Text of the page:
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Škoda Tour de Luxembourg 2021 (September 14-18)

After years of dwindling fields and interest and a botched first outing with a better field in the new calendar slot next year due to poor rider safety, the Tour de Luxembourg is back with a new look. Gone is the focus on shorter hills and smaller gaps, replaced instead by a hard route with a queen stage that could be considered a mid-mountain stage and an unusually long TT for a five-day race in this day and age. With the likes of Almeida, Mollema, Gaudu, Pinot, Quintana, Ayuso, Formolo, Cosnefroy, Chaves and Ewan here, the startlist is the strongest it's been for a long time too. This should be a good one.


The route

Stage 1: Luxembourg - Luxembourg, 140.0 km
The race starts with a shortish, but reasonably hilly affair. Despite some tricky hills in the middle of the stage, this one should be all about the final 10 kilometres, with the deceptively steep final categorised climb of the day and an uncategorised ascent of the Kirchberg, where the finish line is situated. There's a 90-degree left-hander at about 250 metres from the line, something to take note of if this is a reduced sprint.


Montée de Niklosbierg (the first 0.7 kilometres on easy cobbles, KOM after 4.7 kilometres):

Côte de Gralingen

Côte de Bourscheid:

Côte de Stafelter:


Stage 2: Steinfort - Eschdorf, 186.1 km
The queen stage comes quite early into the race. It's up and down all day, with some hard climbs before three difficult ascents of the climb to Eschdorf, 800 metres from the finish line.


Côte de Holtz

Côte de Boulaide (first 3k only)

Côte de Ringel:

Côte de Kaundorf:

Côte de Harlange-Poteau

Côte de Misärshaff

Côte de Heispelt (first 1.7k only)

Côte de Eschdorf (3x):

For anyone looking for video footage of the climb: it featured mid-stage in the third stage of the 2017 Tour de France.

Stage 3: Mondorf-les-Bains - Mamer, 189.3 km
The longest stage of the race is also the most realistic sprint opportunity. Having said that, there's still quite a bit of climbing to do, with all eyes on Lotto Soudal, there's more than one way this one could go. The lap circuit, completed twice, is rolling, and ends with 900 metres at 2.0% starting from the final roundabout.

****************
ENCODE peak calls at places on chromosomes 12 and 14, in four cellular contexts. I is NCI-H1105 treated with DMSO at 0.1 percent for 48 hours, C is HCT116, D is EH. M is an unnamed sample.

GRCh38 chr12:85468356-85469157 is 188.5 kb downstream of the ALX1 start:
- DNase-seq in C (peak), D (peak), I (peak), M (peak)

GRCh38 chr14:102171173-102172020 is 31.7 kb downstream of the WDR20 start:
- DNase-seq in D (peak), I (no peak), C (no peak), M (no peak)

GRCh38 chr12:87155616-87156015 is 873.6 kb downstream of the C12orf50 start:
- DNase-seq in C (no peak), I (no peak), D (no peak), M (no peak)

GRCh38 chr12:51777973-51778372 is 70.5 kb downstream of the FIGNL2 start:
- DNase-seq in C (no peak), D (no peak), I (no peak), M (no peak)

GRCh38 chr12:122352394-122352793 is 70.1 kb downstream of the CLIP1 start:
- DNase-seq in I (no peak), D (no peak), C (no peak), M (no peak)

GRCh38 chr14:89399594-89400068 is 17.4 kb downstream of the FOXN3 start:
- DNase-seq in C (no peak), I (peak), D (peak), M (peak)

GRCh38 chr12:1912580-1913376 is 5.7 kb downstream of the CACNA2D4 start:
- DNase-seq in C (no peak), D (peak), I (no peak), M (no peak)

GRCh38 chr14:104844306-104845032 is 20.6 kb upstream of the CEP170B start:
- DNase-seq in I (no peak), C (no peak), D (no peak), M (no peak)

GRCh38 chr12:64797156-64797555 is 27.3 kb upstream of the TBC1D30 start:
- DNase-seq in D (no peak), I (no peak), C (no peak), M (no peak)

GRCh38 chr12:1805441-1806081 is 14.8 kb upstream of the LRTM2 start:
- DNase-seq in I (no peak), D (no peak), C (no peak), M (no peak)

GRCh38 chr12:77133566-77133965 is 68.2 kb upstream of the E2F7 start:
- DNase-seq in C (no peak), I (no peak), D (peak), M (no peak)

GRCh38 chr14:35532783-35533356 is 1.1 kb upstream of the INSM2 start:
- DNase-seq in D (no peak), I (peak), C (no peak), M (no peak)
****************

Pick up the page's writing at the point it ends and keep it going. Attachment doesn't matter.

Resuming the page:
Côte de Kazebierg

Montée de Berbuergerhaff

Côte de Beaufort

Montée de Brouderbur:

Montée de Mariendallerhaff:

Lap circuit:

Stage 4: Dudelange - Dudelange, 25.4 km (ITT)
Yes, it's actually longer than the Euros TT... and both hillier and more technical as well. The steep section in the PCS profile doesn't actually exist, though.


I've split my detailed profile in two halves:


Stage 5: Mersch - Luxembourg, 183.7 km
The final stage is on much more familiar terrain, with the classic Pabeierbierg featuring on a longer circuit than we're used to seeing in the final stage of this race. The finish line is also after the usual double right-hander 300 metres out.


Côte de Nommern

Côte de Lipperscheid (first 1.4k only)

Côte de Schlindermanderscheid:

Côte de Kautenbach

Côte de Doncols

Côte de Misärshaff

Côte de Bridel

Lap circuit:
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This should be a race for Almeida - Ewan is using this race as specialised training for the World's - Think he'll struggle to make the final of the World's but he's given himself every chance - Otherwise. Ewan would have ridden Slovakia.
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This should be a race for Almeida - Ewan is using this race for specialised training for the World's - Think he'll struggle to make the final of the World's but he's given himself every chance - Otherwise. Ewan would have ridden Slovakia.

As much as root for Almeida I am not sure. It's a stronger field than Tour de Pologne. Even I can see that. But mostly it has so many attacking riders from last two GT. I expect attacking chaos, but I guess it all depends on how many are saving their energy for Worlds.
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